1 peristyle, we pass through the semicircular wall, which is the principal relic of the
magnificent basilica of Constantine. Turning north, we pass along about one hundred feet
ithout finding traces of exedrae. In the north-west corner there is first a large chamber
vith a door, then a rectangular recess with four columns in front, a part of whose cornice
is still unfinished, then a semicircular exedrae, with a magnificent groined roof supported
bv two columns. These alcoves, as well as the successive semicircular and rectangular
exedrx on the north, east, and south sides, are lavishly decorated with shell-topped niches,
canopies, rosettes, and arabesques of the most elaborate and minute character. Here were
statues innumerable, which doubtless now lie buried under the masses of debris which fill the
area. The entablature ran uninterrupted all around the court, the frieze having rich
ornaments of pomegranates, grapes, vine-leaves and flowers. In one is a head surrounded
with a fan-like canopy of scaly wings; in another a winged dragon. All are decorated
within and without with pilasters. There are eight chambers with doors, eight rectangular
alcoves with columns, four semicircular dome-roofed exedrae, two niches eighteen feet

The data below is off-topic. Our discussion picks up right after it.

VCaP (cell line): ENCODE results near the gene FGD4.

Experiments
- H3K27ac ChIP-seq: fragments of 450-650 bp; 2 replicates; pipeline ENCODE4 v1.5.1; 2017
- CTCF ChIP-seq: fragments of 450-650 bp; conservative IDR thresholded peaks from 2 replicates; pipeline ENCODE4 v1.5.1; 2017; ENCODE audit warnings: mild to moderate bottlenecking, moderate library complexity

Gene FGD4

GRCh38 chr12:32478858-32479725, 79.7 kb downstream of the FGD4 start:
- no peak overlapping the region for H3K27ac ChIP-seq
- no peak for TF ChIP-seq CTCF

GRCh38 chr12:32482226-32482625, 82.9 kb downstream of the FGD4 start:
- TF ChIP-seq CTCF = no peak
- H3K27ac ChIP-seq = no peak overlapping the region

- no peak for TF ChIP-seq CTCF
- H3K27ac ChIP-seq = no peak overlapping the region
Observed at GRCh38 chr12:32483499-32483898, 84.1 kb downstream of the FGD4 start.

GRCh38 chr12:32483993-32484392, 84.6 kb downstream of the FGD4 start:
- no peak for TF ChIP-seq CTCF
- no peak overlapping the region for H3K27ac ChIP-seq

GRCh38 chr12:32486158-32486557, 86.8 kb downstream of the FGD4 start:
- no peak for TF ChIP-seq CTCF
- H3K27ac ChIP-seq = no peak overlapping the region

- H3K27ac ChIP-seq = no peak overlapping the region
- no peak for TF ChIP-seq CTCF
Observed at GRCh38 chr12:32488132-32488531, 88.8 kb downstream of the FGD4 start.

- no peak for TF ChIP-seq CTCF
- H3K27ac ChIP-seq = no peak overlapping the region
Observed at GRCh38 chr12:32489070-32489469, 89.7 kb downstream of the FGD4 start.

wide for colossal statues, one on each side of the triple gateway leading into the hexagon,
and in the southern niche, among the huge fallen arch stones which formed the ceiling, is
a curious circular keystone, as perfect and sharply cut as when fresh from the hand of the
The forty-four columns which supported the roofs of these alcoves were of Syenite granite,
twenty-nine inches in diameter. As Wood found only the shafts of Syenite, he inferred that
the bases and capitals of these columns were of the native limestone, the same rock with the
rest of the temple—a very probable supposition.
Amid this maze of architectural wonders and unsolved questions, we will not attempt to
offer any other solution of the mode of transporting these columns than to suppose them
floated from Egypt to Seleucia on rafts, then up the river Orontes as far as practicable, and
thence on sledges to the temples of Ba'albek and Palmyra.
On the east of the quadrangle is a triple gateway, the broad portal, now in ruins, being
fifty feet wide, with two side portals of ten feet, leading into the hexagonal court. This hexagon
is two hundred feet in breadth, east and west, and two hundred and fifty from north to south.
On the east and around the north and south anodes were rectangular exedrae or alcoves, with
smaller rooms intervening. The roofs of the alcoves were supported by twenty columns, all now
fallen. The effect of this hexagonal court to one entering from the eastern portico must have
been impressive, with its fine proportions and the glimpses of the great peristyle beyond.
\\ lthin this hexagon are immense mounds of earth, piled against the north and south walls.
May not this mass of earth have been brought in by the Saracens to aid them in rolling up the
uge blocks to the top of the fortress walls, and then left as slopes for their soldiers to mount
°n to the loopholes above ? We wonder at the cyclopean work of the Phoenicians, but one
cannot help admiring the prodigious energy of the Saracens, who lifted these huge blocks from
°ne place to another as if they had been mere toys.